What are you looking at? It’s my most badly stressed container plant, a Spanish lavender. I’m not in really bad shape this summer, luckily.
But a tweet from @Proven_Winners awhile back about how much of the country was experiencing flooding rains (not a problem I’m having) and if the gardens were getting washed out, it was time to fertilize made me think that container plants in summer could be having the same issues.
Even plants in drought stricken parts of the country that are able to receive supplemental irrigation (if any are at this point–clearly I’m not describing California anymore!) might be suffering from nutrient deficiencies.
So what do you do and how do you fix it?
Well, for gardens in the ground, it’s clear that this is going to continue to be an ongoing problem. Regions will continue to see wildly fluctuating amounts of moisture and it will not only be difficult to plan for that but it may also be difficult to water in times of drought.
In times of “deluge,” or too wet spring and summer, it can be difficult to prevent nutrients from leeching from the soil.
Even during dry times, like our past two summers here, our rains, when they have come, have caused mulch to run off in rivers, pooling unattractively on hard surfaces, or worse yet washing into storm drains and into our waterways. (But you know my anti-mulch bias).
So how to cope? Other than some mechanical edging to attempt to contain that mulch (which, depending on the rain, might or might not work anyway) here are a couple of practical suggestions.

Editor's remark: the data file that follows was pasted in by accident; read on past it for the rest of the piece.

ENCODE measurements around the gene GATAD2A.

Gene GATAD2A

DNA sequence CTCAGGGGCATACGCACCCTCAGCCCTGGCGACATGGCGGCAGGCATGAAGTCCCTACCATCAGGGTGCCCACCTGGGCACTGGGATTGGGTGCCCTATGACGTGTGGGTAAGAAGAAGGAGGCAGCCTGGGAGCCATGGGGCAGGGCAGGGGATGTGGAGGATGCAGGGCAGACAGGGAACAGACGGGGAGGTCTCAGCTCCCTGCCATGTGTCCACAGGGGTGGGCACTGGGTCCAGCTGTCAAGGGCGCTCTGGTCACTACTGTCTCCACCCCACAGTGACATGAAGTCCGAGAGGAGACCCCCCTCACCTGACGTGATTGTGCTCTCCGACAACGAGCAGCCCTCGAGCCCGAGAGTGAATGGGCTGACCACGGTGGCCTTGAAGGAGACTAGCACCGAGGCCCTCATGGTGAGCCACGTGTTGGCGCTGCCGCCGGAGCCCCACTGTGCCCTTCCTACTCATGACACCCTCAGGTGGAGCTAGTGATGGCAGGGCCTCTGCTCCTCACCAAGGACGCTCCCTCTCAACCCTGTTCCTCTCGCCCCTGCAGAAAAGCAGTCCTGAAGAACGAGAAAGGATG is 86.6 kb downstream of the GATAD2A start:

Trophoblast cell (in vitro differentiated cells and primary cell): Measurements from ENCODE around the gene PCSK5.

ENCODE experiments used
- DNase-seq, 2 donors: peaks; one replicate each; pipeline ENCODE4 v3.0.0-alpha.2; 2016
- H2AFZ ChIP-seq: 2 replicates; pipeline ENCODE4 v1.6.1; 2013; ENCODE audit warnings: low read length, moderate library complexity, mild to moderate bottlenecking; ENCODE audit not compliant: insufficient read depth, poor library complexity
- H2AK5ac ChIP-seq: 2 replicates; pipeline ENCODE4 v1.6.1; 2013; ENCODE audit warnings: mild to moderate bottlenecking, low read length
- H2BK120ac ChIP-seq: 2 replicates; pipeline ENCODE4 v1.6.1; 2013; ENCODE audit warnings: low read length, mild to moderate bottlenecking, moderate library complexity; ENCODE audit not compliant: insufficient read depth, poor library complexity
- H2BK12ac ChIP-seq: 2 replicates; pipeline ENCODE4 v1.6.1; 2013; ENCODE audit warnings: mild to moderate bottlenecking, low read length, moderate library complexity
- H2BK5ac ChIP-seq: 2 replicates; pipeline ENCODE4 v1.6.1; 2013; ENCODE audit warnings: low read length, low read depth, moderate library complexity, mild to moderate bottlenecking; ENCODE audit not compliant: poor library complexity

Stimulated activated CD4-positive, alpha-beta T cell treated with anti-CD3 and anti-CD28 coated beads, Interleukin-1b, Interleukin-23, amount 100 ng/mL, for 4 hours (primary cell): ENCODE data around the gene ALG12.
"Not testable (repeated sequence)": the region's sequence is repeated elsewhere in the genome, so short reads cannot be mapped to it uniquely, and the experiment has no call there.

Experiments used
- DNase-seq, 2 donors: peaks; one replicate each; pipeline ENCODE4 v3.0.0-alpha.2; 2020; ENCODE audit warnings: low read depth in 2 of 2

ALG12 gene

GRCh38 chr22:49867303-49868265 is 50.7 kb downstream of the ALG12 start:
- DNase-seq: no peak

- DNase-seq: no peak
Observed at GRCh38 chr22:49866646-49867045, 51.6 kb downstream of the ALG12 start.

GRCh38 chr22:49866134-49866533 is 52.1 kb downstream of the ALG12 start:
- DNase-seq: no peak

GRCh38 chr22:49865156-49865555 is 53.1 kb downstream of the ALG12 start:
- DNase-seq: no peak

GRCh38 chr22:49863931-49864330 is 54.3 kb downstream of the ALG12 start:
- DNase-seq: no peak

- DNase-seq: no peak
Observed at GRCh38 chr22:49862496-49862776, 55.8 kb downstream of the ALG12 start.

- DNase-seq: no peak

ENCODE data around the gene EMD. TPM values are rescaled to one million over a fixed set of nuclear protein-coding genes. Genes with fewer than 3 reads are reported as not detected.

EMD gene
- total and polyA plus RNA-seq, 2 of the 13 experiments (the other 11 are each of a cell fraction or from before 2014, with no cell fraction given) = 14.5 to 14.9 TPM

Install drip irrigation. I discussed this in a post about a year ago (April of 2014 to be exact). I can only endorse this, however, if you install moisture sensors. My state currently doesn’t mandate that. I know more pro-active states do.
If that sounds like too much work, you can incorporated compost into your beds. I also talked a fair bit about this last spring. Or better yet, wait until fall and just spade some compost around the gardens and hope you have some “weather” over the winter. Where I live, there’s always “weather” to work the compost into the ground (but I have to be careful to compost after the Spoiler comes by with his Giant Leaf Vac or all my compost will be blown to the curb with the leaves!)
And while we do preserve many, many of our leaves for compost, we could not possibly use them all, sadly–hence the giant leaf vac. It’s the one un-ecological thing we do–at least in the garden.